Nyasulu To Chair Sasol
Javier Espinoza, 09.08.08, 1:20 PM ET
LONDON - Sasol, the South African energy firm, elected a black chairwoman to lead the company's board, a notable at a company that had once been seen as dragging its feet on empowering historically disadvantaged victims of decades of racial segregation.
Hixonia Nyasulu, 54, is the founder of a women-controlled investment vehicle called Ayavuna Women's Investments. She is the first woman and the first black person to chair Sasol, which makes fuel from coal
"Although there is continuity, she will make a positive impact in a business where it is relatively unusual to have a woman in charge. Her appointment better reflects the make up of a new South Africa," Jonathan Kennedy-Good, an analyst with Deutsche Securities, told Forbes.com. "She represents a very stable leadership within the company as she has been with them for some time," he said.
In March, Sasol moved to make its shares more widely available to black investors. (See "Sasol's $3.2 Billion Racial Justice Call.") That followed changes at the company in the wake of a 2003 filing with the U.S. Securities and Exchange Commission that identified empowerment of black people as potentially having an "adverse impact" on Sasol's business and finances. Late last year, the company changed its articles of incorporation from the Afrikaans language to English, ostensibly to make them more accessible to an international investor base but having the effect of removing a link to South Africa's apartheid era.
Sasol (nyse: SSL - news - people ) also posted a 50.0% jump in annual earnings for the year through June 30 on Monday, to 38.09 rand ($4.80) per share, on the back of higher oil prices and a favorable exchange rate. The company said operating profit rose 32.0%, to 34.0 billion rand ($4.2 billion), and declared a final dividend of 9.35 South African rand ($1.19), a 58.0% rise from last year.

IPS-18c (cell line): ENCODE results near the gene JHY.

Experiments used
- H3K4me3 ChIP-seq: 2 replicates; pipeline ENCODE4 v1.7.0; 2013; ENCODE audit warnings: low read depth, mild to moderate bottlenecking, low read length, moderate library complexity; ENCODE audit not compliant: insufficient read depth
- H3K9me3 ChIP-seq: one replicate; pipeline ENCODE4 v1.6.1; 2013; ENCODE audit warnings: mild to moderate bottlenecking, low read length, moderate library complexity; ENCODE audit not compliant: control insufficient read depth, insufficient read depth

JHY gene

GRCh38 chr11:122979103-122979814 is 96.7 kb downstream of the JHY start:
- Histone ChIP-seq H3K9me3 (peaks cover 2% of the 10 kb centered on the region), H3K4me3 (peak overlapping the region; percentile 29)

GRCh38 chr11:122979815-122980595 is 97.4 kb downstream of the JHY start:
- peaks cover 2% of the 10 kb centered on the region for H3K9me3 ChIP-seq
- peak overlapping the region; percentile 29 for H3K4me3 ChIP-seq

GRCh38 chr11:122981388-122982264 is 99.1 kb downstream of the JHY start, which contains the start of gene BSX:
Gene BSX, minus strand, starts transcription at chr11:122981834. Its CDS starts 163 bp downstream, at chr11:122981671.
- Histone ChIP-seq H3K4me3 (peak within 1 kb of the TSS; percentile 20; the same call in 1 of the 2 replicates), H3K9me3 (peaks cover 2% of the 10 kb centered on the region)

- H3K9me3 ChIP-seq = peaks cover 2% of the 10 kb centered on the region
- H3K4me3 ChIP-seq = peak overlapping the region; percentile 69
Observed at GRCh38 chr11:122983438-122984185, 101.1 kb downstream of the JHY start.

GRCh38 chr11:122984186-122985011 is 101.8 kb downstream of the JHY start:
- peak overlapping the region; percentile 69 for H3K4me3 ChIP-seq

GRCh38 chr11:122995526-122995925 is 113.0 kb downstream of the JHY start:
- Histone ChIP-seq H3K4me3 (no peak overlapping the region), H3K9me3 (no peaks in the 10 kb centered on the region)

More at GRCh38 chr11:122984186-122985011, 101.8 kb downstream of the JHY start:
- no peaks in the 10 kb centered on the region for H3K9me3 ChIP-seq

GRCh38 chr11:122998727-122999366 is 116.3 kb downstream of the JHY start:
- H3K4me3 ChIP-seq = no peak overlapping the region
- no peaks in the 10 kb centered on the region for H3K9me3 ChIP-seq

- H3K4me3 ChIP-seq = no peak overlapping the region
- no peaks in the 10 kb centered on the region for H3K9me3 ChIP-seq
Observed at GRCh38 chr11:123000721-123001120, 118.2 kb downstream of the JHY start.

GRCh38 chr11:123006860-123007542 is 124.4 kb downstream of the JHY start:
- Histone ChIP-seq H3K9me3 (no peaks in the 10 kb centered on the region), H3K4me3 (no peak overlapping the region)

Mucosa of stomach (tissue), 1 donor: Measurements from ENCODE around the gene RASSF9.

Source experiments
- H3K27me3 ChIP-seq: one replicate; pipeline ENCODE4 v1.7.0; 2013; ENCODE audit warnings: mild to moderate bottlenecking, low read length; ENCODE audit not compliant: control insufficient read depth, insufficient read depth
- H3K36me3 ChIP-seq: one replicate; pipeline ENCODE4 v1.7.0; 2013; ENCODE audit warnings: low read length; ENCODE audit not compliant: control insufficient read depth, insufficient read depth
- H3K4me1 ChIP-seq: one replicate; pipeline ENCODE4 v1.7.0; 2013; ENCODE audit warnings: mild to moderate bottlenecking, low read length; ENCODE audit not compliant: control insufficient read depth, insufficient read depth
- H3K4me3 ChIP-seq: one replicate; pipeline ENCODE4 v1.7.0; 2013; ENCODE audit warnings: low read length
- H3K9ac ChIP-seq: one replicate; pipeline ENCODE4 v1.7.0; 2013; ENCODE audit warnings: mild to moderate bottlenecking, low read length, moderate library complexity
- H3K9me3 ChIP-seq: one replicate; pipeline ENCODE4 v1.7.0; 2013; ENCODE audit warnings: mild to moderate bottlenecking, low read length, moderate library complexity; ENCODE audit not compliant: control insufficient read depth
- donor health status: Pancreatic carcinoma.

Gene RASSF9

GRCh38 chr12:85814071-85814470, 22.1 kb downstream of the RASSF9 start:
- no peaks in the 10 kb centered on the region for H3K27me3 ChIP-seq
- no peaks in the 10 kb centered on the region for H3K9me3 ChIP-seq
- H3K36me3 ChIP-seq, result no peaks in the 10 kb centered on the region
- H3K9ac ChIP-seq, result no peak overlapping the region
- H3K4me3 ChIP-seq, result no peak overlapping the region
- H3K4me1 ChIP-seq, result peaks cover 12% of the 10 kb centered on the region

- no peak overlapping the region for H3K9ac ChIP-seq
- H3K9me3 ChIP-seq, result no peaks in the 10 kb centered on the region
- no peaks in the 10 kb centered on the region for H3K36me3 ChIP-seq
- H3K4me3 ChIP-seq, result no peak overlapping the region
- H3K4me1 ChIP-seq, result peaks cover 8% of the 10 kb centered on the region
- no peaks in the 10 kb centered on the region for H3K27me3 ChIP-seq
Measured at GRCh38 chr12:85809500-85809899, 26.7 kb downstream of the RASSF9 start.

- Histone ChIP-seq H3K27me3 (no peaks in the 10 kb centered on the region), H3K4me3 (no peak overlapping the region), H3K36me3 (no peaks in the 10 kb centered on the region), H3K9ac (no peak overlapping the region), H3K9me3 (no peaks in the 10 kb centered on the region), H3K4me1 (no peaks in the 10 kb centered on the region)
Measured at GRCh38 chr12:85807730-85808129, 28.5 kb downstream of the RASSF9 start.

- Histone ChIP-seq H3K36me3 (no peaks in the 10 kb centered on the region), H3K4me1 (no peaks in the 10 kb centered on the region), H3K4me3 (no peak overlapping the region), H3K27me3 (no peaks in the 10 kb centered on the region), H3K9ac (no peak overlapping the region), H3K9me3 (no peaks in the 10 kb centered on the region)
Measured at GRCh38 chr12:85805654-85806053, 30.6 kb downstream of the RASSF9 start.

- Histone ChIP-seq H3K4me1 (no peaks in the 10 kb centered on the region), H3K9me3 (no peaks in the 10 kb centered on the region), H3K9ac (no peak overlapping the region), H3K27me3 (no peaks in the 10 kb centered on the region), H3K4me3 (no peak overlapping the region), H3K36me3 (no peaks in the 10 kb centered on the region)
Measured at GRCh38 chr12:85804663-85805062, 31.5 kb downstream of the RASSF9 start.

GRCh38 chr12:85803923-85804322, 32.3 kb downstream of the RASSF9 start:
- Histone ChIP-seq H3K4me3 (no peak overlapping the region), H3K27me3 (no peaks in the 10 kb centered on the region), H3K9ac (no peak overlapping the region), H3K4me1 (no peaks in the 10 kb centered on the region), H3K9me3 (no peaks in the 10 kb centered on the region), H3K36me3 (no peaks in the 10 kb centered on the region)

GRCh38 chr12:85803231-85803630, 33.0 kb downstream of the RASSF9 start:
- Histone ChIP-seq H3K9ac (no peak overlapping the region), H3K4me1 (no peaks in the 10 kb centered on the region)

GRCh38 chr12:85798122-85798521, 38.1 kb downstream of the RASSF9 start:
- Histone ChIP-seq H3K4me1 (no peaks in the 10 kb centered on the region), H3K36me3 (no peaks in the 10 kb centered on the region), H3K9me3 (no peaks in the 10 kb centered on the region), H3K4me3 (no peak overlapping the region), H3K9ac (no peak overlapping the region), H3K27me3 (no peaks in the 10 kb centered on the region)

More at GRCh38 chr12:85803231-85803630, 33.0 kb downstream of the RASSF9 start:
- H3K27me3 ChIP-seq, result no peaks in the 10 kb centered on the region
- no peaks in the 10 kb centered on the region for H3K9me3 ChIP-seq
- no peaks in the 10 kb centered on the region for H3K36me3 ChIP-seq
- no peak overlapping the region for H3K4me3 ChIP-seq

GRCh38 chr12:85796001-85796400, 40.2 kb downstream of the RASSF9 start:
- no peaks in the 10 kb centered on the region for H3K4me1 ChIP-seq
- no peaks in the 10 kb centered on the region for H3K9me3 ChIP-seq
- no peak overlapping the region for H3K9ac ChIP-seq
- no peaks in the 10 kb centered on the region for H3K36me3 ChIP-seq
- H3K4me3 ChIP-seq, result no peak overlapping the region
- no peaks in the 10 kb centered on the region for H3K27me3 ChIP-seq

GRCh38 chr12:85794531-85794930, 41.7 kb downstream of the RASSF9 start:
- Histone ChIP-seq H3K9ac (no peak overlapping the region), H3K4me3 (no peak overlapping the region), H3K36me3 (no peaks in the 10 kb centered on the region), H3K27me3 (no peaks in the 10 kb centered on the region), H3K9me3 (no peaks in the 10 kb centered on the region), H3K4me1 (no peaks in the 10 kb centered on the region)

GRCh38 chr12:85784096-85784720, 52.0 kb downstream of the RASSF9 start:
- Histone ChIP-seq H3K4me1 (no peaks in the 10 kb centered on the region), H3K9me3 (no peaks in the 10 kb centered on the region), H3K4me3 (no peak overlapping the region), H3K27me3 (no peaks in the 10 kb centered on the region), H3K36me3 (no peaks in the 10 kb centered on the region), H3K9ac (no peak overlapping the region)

Shares of Sasol rose 2.8%, or 1,060 South African rand ($134.42), to 38,360 South African rand ($4,871.83), in afternoon trading in Johannesburg. Although the company's earnings were slightly shy of estimates, it guided 2009 estimates to a big gain from the current year, according to TradeTheNews.com.
Until recently, Nyasulu was a member of the Banking Enquiry Panel, appointed by the South African Competition Commission to investigate charges in the retail banking sector, access to the National Payment System and competition in the sector. She has served on the boards of several South African companies since 1992 and she is also a member of the board of international companies. She is currently a director of Anglo-Dutch consumer products firm Unilever. She is also part of the JPMorgan South Africa advisory board.
Pat Davies, Sasol's chief executive, told Forbes.com her experience at both local and international companies makes her a good bet for Sasol. "She is a powerful leader with a valuable contribution as she sits on a number of boards with a widespread experience in many industries," Davies said in a phone interview from Johannesburg.
Davies replaced Pieter Cox as Sasol's CEO in 2005 and accelerated the company's inclusion of blacks. Cox became the chairman at that time and announced his retirement on Monday, paving the way for Nyasulu's appointment.